After The Hype: The 2016 MX-5

 |  |  October 31, 2015

by Patrick Morgan
After The Hype: The 2016 MX-5

Everyone loves to mention it. ‘Body roll.’ Apparently the car is so good, that it is judged mainly for the way it pitches into a corner. You know… suspension doesn’t have to be rock hard in order for a car to negotiate a curve. I’m also pretty sure the guys at Mazda are smarter than myself when it comes to suspension geometry and setup. So taking it for what it is, yes, the new MX-5 does have a lot of body roll. Not once does it deny access to the car’s natural athleticism.

“Not once does it deny access to the car’s natural athleticism.”

After all of the excitement has died down, driving this car again proves at least one thing to be true; the hype was well earned. It had a lot to live up to after all, with the NC Miata missing the mark ever so much. It was a car that simply lacked the ethos of the NA and NB. If you go back to the original and observe the reasons why it was – and is – so well loved, it comes down to a driving experience that has little to no interruption from electronics. Your hands and feet did all of the work. Honestly, this new one reflects that. Not quite a mirror image, but a very faithful reproduction.


If I’m mindful of my posture, I measure six-foot-two. Even without a shoehorn, I’m able to slip into the car easily and still feel like I have just enough space. Un-latching and folding back the roof (a one handed maneuver) assists in the feeling of open space. There’s low wind noise, even lower buffetting and even during a brief run in the rain, you’ll stay warm and dry as long as you keep moving. Plus, the car just looks so cool with the top down and during my test run, this was the most common position for the soft top. Unlike the FIAT 500 Abarth that I had last month, which only felt special when you drove it like an over-excited teenager, the MX-5 is a joy to use at any speed. Enjoying nature’s fall foliage and crisp air at sane speeds was a dimension that simply isn’t present in other inexpensive sports cars like the Abarth.

“Enjoying nature’s fall foliage and crisp air at sane speeds was a dimension that simply isn’t present in other inexpensive sports cars…”

With the popularity of Spec Miata racing in the US, it would seem rather silly to have this car for a full week, and not take it to the track. So I did. Autobahn Country Club, a pleasant, technical track in the suburbs of Chicago allowed me to test the MX-5 Club in an appropriate environment. Unsurprisingly, it felt light on it’s feet, agile, and deceptively fast even with traction control remaining on. Turn in is immediate with grip from the front tires strong and response transferred to the steering wheel. The rear will step out just as much as you’d want, and overall the balance is ideal with understeer barely detectable.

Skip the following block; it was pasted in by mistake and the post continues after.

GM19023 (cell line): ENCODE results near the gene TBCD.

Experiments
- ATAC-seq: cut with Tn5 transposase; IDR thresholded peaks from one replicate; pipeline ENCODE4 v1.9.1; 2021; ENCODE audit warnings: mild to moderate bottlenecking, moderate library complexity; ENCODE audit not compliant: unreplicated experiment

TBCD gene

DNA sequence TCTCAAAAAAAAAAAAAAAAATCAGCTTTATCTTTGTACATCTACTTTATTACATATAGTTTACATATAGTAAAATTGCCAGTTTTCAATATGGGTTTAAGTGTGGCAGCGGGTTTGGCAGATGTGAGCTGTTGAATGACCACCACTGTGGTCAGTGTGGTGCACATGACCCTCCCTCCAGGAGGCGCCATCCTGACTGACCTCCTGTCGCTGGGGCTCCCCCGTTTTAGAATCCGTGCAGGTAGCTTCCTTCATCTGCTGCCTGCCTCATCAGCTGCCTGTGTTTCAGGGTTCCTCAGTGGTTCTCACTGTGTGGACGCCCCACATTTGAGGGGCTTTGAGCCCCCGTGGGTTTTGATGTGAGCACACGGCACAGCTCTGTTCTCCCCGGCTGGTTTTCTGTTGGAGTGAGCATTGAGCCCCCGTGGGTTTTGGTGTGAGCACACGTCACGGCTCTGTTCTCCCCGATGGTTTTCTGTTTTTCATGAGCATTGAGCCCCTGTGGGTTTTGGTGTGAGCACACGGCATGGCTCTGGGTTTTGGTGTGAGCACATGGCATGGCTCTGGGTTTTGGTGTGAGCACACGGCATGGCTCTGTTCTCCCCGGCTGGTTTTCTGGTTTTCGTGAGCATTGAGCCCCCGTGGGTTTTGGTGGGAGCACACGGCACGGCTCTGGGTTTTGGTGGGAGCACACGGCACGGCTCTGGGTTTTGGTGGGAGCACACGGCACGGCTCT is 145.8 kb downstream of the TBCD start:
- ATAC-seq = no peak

The tight ratio 6-speed manual gearbox is a pure joy to use, and gearing helps keep the 2.0 liter 155 horsepower Skyactiv engine on the boil. All of that momentum is reigned in via fade-free calipers made by Brembo.



Going back to the FIAT, it did have the upper-hand in terms of practicality. The MX-5’s trunk space has room equal to what you’re allowed to carry on an airplane, and more often than not, you’ll find yourself looking at the passenger seat as a place for things, not people. When it came to putting lots of stuff in the car, I did manage to cram an impressive 300 or so vintage car magazines into all of the spaces I could find. On this same trip, I found myself driving top-down in a sudden rain storm. Driving on main roads meant I was able to maintain a steady 45 mph speed, which kept me impressively dry. This also is an incredibly good way at grabbing the attention of other motorists. They must have either thought I was one brave soul, or a bit of a moron.


Even when not making adventurous drives into a rainstorm, top-down is the way to look at this car. Soul Red (a $300 option I’d need to have) is a fine metallic paint and the black accents of the Club edition really make this a winning color combo. Short overhangs both front and rear from the side profile make the car sit taught and hunkered down to the road. Front end is treated with a slightly less ‘smiley’ but still cheerful grille and sly looking headlights.


My favorite way to drive the car was with the driving lights on which turned on the lower fog lights, as well as the very inner part of the main headlights. Out back, most people bark out how it looks like a miniature Jaguar F-Type, and while it doesn’t look exactly the same, enough visual similarities exist to make that opinion a fairly accurate one (not like that’s a bad thing at all).


From the back you can peer into the neatly designed cabin, complete with door panels that carry the gorgeous Soul Red paint into the interior of the car. The dashboard – an exercise in simplicity – is lacking any radio or multimedia controls (more on that in a minute) and houses the infotainment display in the center, and a gauge cluster of three pods directly in front of the driver


Seats themselves are nearly perfect, with my only complaint emanating from my lower back, asking for a bit more lumbar support. Those multimedia controls mentioned before are right behind the shifter. I found them to be simple and intuitive to use, and mostly out of the way unlike the cupholders that shared a love/hate relationship with my right elbow.


Ok, so it’s not perfect. But neither was the NA. I’m glad Mazda decided not to go full-retro with the ND (opening the door with one finger is something I can easily do without), but instead they kept the simplicity. They kept the most important part, that getting the most out of this car requires more from the driver, and I quite like that.


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